Al Shabaab is struggling to put up face after members of the militia came out to denounce news that their leader is dead.
In a statement on his health and ability to lead the militia outfit, Al Shabaab came out to discredit its rivals in a move seen as unusual. Sources confirm that the militia group, now severely split is going through serious leadership wrangles with mountingpressure to step up from allied Al Qaeda group for losing ground in East Africa.
Leaders within the Shura Council are said to be scrambling for power as they try to winthe hearts and minds of the militants in a bid to gunner support for themselves. This is after Al Qaeda issued an ultimatum to the seemingly defunct Al Shabaab, asking them to get their house in order or they would lose support completely.
The wrangles are said to have birthed tortures and assassinations within the group causing infighting among foot soldiers that have been forced to take sides as some defect from the Shabaab rag tag militia.
Leader in hiding
The power wrangles that involve influential members of the Shura; Ali Dheere, MahadKaratey, Maalim Osman and Ali Fidow in the campaign against Abu Ubaidah, has seen the long-ailing leader go into hiding.
Abu Ubaidah is said to be hiding in the vast jungles of Gedo region with reports suggesting this as a strategy to avoid further divisions. The militia group is now at risk of losing its militants to ISIS, a terrorist group that has been courting Al Shabaab for a long time now.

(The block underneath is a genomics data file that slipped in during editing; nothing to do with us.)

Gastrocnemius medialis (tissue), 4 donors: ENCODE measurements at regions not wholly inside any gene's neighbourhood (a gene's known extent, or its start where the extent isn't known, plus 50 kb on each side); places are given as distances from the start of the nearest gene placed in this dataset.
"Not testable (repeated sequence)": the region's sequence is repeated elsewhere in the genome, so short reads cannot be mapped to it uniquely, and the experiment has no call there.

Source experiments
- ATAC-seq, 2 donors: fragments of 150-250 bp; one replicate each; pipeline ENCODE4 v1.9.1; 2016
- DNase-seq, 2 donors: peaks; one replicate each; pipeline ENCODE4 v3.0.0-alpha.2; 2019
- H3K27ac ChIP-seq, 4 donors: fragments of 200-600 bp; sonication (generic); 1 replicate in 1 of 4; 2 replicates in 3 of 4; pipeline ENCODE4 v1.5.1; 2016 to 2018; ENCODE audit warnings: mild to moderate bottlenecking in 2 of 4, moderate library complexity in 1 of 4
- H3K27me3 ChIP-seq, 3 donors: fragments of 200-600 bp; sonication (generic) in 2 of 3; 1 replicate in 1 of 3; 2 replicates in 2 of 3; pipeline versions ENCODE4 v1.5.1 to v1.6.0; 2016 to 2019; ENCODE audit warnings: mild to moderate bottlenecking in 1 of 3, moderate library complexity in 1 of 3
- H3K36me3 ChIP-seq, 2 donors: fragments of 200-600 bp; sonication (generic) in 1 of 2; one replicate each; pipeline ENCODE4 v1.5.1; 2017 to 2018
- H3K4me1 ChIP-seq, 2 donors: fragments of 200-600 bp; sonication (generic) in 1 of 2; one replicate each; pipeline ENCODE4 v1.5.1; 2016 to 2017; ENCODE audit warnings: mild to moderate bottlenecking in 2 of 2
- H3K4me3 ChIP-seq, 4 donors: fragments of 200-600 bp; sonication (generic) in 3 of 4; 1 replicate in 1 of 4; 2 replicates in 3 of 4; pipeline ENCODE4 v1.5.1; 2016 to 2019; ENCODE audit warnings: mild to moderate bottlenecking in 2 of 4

The factions that have caused smearing campaignswithin the group have completely shut down Al Shabaab’s operations, as security forces continue to make arrests. Ali Fiddow, one of the leaders in the Shura and head of finance and administration is said to be largely in control of operations and funding, and thus holds the core of the militia group.
Fidow is reported to have plotted an assassination against the sick Abu Ubaidah hence the need to flee to South of Somalia. The head of administration has been eyeing the seat for a long time and is said to be more influential than his counterparts Ali Dheere, Mahad Karate and Maalim Osman.
His threat to influence slashing of funds from sponsors and sympathisers has seen many stranded militants move to his camp. The militia group is currently operating from different factions under their preferred leaders, a situation that continues to make the divisions even bigger.
By turning to the media to deny claims that the leader is no more, Al Shabaab is just playing victim and trying to save face.